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Kidney Gall & Waxy Pin Gall (harbouring Trigonaspis megaptera

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A Gall (harbouring Macrodiplosis pustularis

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A Gall (harbouring the gall midge Macrodiplosis roboris

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Oak Apple Gall (harbouring Biorhiza pallida

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Acorn Cup Gall (harbouring Andricus grossulariae

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Acorn Knopper Gall (harbouring Andricus quercus calicis

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Ram's Horn Oak Gall (harbouring Andricus aries

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An Oak Gall (harbouring Andricus corruptrix

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An Oak Gall (harbouring Andricus inflator

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An Oak Galll (harbouring Andricus feccundatrix

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An Oak Gall (harbouring Andricus curvator

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An Oak Gall (harbouring Andricus quadrilineatus

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Cola Nut Oak Gall (harbouring Andricus lignicolus

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An Oak Gall (harbouring Andricus sieboldi

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Hedgehog Gall (harbouring Andricus lucidus

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An Oak Gall (harbouring Andricus grossulariae


An Oak Gall (harbouring Andricus quercusramuli

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An Oak Gall (harbouring Andricus malpighi

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An Oak Gall (harbouring Andricus callidoma

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An Oak Gall (harbouring Andricus seminationis

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An Oak Gall (harbouring Aphelonyx cerricola

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Oak Apple Gall (harbouring Biorhiza pallida

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A Current Gall (harbouring Neuroterus quercusbaccarum

GALLOTANNIN and TANNINS


GalloTannin is one of the tannins found in the bark of Oak Trees which is also present in toxic proportions in the Acorns. It is toxic to horses who eat the acorns on the ground and may kill them or impart seriously injury, but pigs are oblivious to the toxin and can eat the acorns with impunity without ill effect, which is why sometimes pigs are set free to gobble up all the acorns under trees in a field before the horses are allowed into that field.

GalloTannin is centred around a single molecule of Glucose (shown in red), surrounded by five concatenated pairs of Gallic Acid, ten in all. It is a free-radical scavenger, mopping up dangerous charged partial molecules of other substances such as occur when chemical reactions are taking place (which includes those occurring within the body).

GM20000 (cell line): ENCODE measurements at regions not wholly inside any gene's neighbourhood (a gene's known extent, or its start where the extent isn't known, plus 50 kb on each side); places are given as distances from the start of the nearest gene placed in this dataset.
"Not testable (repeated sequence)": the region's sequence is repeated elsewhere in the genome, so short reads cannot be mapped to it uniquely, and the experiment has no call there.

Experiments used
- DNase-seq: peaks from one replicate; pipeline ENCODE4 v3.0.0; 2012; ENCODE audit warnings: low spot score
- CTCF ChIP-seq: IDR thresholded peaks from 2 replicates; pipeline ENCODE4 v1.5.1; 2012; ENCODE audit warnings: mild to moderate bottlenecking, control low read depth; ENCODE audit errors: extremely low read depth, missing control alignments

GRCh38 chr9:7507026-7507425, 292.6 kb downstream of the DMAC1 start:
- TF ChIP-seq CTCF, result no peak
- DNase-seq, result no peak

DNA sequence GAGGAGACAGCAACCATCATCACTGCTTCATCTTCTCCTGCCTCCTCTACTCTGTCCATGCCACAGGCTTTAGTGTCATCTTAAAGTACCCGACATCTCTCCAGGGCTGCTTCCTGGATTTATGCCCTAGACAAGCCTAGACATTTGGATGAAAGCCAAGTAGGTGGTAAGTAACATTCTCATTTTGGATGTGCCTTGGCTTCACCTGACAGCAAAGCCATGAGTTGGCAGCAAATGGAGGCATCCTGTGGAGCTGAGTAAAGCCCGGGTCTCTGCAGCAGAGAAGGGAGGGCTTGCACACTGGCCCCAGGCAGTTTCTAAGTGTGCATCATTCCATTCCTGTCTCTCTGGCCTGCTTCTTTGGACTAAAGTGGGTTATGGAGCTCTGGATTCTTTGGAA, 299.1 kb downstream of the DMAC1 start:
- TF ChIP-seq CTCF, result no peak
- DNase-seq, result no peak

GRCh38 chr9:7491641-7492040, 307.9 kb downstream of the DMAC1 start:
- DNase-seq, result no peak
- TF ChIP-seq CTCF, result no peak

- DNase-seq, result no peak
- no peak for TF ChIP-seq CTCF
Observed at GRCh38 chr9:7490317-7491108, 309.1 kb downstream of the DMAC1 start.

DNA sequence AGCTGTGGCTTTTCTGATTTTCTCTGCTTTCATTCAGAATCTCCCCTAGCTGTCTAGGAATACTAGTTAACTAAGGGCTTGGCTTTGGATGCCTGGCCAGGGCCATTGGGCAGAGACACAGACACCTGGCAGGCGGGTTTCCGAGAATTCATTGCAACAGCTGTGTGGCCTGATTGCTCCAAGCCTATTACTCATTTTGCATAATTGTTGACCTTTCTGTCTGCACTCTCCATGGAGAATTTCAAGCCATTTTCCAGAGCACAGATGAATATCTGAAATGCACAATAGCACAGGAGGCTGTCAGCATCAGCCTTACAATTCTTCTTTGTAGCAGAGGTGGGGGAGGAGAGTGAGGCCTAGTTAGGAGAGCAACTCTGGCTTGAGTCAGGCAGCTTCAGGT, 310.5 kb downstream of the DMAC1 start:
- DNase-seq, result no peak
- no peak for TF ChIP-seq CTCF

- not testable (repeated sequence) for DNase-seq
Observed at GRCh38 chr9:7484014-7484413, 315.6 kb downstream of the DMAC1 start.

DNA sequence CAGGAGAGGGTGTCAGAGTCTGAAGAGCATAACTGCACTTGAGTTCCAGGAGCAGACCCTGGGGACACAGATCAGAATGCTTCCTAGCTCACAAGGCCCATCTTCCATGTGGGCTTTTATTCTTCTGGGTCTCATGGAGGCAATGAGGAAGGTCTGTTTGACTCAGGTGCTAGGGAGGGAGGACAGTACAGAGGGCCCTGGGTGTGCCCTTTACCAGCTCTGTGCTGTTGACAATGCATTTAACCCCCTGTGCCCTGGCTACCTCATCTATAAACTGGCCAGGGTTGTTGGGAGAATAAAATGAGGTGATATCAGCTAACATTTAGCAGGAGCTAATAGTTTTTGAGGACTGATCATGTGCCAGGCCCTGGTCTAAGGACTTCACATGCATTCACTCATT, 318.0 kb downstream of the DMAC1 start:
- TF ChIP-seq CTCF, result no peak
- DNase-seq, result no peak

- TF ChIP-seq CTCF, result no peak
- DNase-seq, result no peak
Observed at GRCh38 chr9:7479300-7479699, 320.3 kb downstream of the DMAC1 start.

Your Author is quite proud of his neat quasi-symmetrical drawing of GalloTannin, the reader should see the messy contorted drawings of it to be found on the internet!

Unlike GalloTannin (which is Decagalloyl Glucose with 10 units of Gallic Acid) Tannic Acid is not a single compound but is instead a mixture of many differing Polygalloyl glucoses, with each molecule containing between 2 and 12 units of Gallic Acid arranged haphazardly. GalloTannin is just one of the components which could be in Tannic Acid. Although Tannic Acid is a tannin, (natural plant polyphenols), it is not the Tannin in tea (which consists of a plethora of differing polyphenols).

Oak trees are not the only plants to contain Tannic Acid, the gall nuts of Rhus semialata and the leaves of Sicilian Sumac (Rhus coniara) both posses their own admixture of Polygalloyl Quinic Acid Esters).

The Tannic Acid found in the bark and leaves of Oak trees actually has only two components, GalloTannin and QuerciTannic Acid (whose structure is not to be found on the internet but is said to be a mixture of Polygalloyl Quinic Acid Esters, whilst that found in Oak Galls just one, GalloTannin, according to sources on the internet, which are a bit garbled.

Tannic Acid (the mixture) is highly soluble in water and is slightly acidic with a pKa of about 10.

The Tannic Acid extracted from Oak Galls was made into ink for fountain pens by reacting it with iron in the form of ferrous sulfate FeSO4 (aka Green Vitriol and known since ancient times as Copperas - although as can be seen by the formula it contains no copper) and were known as Iron Gall inks aka Ferro Gallic inks. The Ferrous Sufate is found as the minerals Szomolnokite and as Rozenite (both with 4 molecules of water of crystallization), as the rarer Sidereotil (with 5 units) and as the more common Melanterite (with 7 units of water of crystallization). This kind of ink was in use for 700 years, when a quill was the writing implement. But a great disadvantage with this 'ink' is that it is colourless and clear until it has reacted with the fibres in the paper - when a black iron compound (Ferric Tannate) forms. This dark compound is highly resilient and will remain there for a long time, it is thus an excellent ink for archival purposes, although this fact was not necessarily appreciated at the time. However, it was not easy to write with what is at first an invisible ink! In order to to combat this invisibility problem a blue aniline dye was added to the ink to make it visibly blue. Upon drying it turns almost black, a dark bluish-black, and this ink was called 'Blue-Black Ink' because it turns from blue to black as it chemically reacts with the paper whilst drying.

Tannic Acid was also used for dying textiles as well as tanning leather, although many differing un-related substances have in the past been used to tan leather.

Tannic Acid, mixed with an organic polymer and 2-ButoxyEthanol, is also used as a rust remover. Applied to rust it forms the bluish-black Ferric Tannate which will clean off easily.

See also Ellagitannins.


  Quercus robur  ⇐ Global Aspect ⇒ Fagaceae  

Distribution
 family8Beech family8Fagaceae

 BSBI maps
genus8Quercus
Quercus
(Oaks)

PEDUNCULATE OAK

ENGLISH OAK

Quercus robur

Beech Family [Fagaceae]